Bugs Glorious Bugs
One really fun thing about my current game project is that it’s a lot more “worldy” than the past few things I’ve done. That is, it works on the fundamental idea that there’s a world with space and people moving around in it. That’s just plain old ontologically awesome, of course. But it’s also great in connection with bugs.
Generally speaking, if you don’t have a world going on, your bugs can often be considerably less interesting. When there was a bug in Safety Instructions, for instance, it’s more along the lines of “the animation doesn’t play” or “the game doesn’t respond to the spacebar” or “the music glitches out.” To the extent that the game is more like a straight-up interface, the bugs are going to seem more like productivity annoyances.
But when you have a world, the bugs can much more easily enter into the fiction of the game and take their place in its ontology. A bug goes from being an obvious malfunction of code to being (wrongly) explainable in terms of the world of the game itself. Thus, when I see that the guy buying a ticket doesn’t walk away from the ticket counter, it’s part that his y-velocity isn’t being set, and partly that he’s arguing with the ticket seller and holding up the line. When there are huge gaps in the queue I find myself simultaneously searching for code-based reasons (targets are being set in the wrong order?) and world-based reasons (they’re saving a space for their friend?)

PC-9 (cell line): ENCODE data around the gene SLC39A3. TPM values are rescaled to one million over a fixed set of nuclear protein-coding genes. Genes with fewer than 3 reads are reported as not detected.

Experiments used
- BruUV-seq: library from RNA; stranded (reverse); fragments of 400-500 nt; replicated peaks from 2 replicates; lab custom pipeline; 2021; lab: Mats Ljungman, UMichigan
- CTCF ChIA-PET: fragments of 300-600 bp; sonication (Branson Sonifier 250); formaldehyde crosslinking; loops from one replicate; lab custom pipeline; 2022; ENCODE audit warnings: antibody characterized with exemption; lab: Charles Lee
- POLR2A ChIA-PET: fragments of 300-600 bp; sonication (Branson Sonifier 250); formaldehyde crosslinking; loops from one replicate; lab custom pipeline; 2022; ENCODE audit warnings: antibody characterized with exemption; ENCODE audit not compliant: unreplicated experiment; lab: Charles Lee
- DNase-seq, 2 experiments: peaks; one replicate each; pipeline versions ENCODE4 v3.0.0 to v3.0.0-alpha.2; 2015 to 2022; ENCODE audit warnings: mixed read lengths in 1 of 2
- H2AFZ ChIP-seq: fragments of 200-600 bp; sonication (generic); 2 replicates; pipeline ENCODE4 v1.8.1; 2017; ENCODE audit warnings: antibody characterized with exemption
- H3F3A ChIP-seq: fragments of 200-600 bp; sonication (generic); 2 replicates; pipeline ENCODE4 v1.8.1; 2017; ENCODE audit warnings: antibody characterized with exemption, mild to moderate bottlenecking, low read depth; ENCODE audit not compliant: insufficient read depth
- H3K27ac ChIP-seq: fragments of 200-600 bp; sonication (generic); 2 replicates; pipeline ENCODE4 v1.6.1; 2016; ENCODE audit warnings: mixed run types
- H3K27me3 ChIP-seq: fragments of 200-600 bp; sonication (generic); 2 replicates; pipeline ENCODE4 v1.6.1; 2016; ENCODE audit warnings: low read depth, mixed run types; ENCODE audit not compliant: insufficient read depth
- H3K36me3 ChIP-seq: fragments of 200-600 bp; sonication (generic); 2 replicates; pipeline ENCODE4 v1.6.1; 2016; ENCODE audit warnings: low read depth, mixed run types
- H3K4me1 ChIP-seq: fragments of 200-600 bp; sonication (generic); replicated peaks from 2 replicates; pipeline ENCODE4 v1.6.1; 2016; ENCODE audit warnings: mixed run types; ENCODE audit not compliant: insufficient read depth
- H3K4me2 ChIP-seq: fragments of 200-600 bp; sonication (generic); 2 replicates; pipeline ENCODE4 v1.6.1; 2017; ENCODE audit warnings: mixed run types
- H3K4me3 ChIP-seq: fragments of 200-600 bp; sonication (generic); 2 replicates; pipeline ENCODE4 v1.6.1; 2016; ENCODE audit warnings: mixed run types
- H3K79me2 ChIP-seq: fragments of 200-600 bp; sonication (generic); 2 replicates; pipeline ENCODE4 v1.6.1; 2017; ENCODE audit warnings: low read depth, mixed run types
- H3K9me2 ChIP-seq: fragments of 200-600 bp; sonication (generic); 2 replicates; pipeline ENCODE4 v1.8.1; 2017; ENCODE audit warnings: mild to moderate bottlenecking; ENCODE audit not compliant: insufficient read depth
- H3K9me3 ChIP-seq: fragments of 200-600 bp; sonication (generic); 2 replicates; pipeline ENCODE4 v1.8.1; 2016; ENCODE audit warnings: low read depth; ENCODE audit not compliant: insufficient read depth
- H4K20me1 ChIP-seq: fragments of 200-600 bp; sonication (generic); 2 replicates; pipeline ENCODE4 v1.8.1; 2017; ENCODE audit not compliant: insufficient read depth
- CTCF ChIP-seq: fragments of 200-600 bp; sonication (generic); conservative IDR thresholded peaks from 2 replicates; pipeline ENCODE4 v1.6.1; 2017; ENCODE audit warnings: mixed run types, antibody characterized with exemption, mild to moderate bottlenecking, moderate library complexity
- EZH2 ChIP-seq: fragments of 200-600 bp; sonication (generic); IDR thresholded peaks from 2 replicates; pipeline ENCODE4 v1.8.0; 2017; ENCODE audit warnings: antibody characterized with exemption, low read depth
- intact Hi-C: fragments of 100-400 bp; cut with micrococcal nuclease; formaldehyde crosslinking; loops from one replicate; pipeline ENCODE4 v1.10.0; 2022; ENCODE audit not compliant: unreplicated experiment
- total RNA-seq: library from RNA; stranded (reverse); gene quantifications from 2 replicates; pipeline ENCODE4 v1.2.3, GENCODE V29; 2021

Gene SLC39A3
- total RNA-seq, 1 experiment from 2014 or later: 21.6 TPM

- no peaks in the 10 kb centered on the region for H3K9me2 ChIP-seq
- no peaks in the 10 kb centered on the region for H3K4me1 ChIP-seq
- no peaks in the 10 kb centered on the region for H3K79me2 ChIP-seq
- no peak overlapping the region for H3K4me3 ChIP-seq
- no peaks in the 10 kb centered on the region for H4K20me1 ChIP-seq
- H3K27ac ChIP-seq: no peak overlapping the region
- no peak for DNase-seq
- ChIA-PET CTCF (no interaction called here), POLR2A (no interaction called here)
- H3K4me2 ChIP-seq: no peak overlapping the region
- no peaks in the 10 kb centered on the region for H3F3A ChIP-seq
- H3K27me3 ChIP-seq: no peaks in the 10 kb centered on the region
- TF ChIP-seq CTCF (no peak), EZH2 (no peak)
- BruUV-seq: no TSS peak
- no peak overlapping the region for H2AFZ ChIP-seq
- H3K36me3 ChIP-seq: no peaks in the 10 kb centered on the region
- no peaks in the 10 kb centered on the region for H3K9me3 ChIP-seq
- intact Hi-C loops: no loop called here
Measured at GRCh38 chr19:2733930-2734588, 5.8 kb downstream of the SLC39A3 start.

As the person in charge of the code and the existence of the world, there’s a sense in which I know that my fictional explanations for the behaviour are completely wrong. And yet, on the other hand, the world does have it’s own existence, buggy or not, and so explanations from-the-world also have a kind of legitimacy to them, I feel. Not true in any sense that bottoms out in code, but perhaps truer from the relative stand point of the world of the game. Depends on where you’re looking from.
In the end, I’m a big fan of bugs with some kind of ontological status in game worlds, whether my own or others’. When Alyx Vance’s face suddenly gets a rock texture or when a patron sudden slides frictionlessly along in seated position in my game, these are great moments. Centrally, bugs give us a chance to see something completely different: they are unplanned almost by definition and help to point out some of the combinatorial possibilities of code that we otherwise discount or simply don’t pursue. Who knows, maybe they sometimes can show us a way forward.
Like maybe “SitSliders” and “RockFace” will be the next big things…